As the New York economy becomes increasingly dependent on knowledge and education, adult literacy becomes increasingly vital. Immigrants need English-language instruction. Adults who left high school without a diploma need a second chance to qualify for good jobs. Employers need literate, numerate, English-speaking employees to remain competitive. Unfortunately, an alarming number of adult New Yorkers lack these basic literacy and educational skills. In New York State, 1.7 million adults lack a high school diploma or equivalency (15 percent of all adult New Yorkers) and 1.8 million adults across the state do not speak English well or at all.1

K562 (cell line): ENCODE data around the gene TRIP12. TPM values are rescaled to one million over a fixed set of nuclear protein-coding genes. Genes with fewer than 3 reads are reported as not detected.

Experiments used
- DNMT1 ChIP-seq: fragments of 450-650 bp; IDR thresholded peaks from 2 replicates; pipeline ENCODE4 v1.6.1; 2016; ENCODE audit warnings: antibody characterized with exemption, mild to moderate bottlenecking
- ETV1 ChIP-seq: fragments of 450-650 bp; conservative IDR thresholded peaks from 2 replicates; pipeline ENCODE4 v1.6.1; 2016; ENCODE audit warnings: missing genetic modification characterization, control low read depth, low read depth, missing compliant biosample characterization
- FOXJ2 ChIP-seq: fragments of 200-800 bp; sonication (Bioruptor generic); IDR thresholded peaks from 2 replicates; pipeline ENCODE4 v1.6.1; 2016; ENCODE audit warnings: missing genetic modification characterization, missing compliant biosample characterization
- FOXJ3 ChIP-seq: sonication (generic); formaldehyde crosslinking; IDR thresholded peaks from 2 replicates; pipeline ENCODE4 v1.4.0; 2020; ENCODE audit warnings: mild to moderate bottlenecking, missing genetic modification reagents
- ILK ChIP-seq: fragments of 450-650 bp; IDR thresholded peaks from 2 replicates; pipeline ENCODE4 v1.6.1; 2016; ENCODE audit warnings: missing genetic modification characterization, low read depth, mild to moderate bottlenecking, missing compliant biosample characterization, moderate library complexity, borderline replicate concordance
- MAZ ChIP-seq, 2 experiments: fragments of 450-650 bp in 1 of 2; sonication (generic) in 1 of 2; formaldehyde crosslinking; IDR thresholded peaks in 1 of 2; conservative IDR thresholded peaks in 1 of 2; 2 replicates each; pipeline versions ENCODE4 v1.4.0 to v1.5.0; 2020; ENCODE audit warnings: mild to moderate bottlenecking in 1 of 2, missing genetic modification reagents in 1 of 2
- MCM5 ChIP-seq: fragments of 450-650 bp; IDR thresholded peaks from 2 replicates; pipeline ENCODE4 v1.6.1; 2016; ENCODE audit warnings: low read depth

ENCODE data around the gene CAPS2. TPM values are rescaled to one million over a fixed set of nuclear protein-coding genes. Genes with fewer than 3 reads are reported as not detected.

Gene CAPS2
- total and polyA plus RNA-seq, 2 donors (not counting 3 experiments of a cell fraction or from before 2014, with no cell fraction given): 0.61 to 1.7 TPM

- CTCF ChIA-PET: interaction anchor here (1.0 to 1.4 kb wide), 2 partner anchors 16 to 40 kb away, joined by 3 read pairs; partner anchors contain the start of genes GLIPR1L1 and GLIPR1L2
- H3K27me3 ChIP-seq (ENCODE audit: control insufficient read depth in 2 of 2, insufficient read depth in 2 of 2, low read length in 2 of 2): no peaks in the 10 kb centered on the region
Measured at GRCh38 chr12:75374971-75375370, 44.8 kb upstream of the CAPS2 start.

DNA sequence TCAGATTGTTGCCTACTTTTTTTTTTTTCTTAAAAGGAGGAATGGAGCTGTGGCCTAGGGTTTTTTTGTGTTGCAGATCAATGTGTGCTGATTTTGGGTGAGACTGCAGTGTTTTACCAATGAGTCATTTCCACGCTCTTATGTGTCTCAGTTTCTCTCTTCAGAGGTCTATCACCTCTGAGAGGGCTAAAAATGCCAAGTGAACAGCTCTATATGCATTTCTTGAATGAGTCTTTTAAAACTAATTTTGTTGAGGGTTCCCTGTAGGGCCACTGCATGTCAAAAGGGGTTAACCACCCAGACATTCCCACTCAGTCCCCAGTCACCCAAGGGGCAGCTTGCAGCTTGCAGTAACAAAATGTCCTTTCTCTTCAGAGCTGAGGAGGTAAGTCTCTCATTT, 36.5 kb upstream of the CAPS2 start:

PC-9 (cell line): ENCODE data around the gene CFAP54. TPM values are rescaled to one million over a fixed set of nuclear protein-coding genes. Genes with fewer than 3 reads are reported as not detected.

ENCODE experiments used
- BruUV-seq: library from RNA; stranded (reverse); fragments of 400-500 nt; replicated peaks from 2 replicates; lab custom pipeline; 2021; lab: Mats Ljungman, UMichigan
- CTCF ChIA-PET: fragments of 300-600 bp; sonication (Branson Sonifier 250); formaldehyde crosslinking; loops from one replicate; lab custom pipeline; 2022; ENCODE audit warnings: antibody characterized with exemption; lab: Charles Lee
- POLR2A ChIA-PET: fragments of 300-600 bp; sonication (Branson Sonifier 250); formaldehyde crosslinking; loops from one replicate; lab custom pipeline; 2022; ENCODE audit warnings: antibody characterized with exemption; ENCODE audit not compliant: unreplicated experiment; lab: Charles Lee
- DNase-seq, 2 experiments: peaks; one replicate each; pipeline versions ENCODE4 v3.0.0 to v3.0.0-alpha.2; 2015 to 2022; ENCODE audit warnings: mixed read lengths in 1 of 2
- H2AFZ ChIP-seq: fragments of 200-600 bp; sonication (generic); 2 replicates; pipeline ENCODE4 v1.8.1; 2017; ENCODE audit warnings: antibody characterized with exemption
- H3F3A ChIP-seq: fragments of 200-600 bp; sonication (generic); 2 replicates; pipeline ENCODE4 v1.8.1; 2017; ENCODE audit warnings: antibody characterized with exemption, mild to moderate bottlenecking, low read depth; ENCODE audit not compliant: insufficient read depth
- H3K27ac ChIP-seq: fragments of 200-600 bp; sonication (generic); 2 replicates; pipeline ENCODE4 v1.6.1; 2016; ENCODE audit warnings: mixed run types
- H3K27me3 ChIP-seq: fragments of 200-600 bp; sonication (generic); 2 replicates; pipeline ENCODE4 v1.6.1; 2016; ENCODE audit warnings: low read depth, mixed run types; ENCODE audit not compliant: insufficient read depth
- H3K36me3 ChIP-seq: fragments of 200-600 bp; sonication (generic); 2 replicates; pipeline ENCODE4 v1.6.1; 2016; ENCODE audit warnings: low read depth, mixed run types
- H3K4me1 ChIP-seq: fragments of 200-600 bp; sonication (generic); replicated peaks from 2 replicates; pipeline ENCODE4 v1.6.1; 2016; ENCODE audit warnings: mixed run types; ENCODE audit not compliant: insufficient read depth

Given these bleak numbers, it is time for policymakers to make a bold new commitment to strengthening the state’s adult education system.
New York funds adult literacy services through several programs, most importantly the Employment Preparation Education program, or EPE. And EPE, to put it bluntly, is a mess. EPE funding has not been increased since 1995, even though the number of adult New Yorkers with limited literacy skills—and the number of immigrants with limited English proficiency—has skyrocketed over the past two decades. In addition to more funding, EPE needs a wholesale makeover. EPE uses an antiquated funding structure, provides non-competitive monopolies to school districts in each county, and, worst of all, discourages innovation to meet the needs of its clients.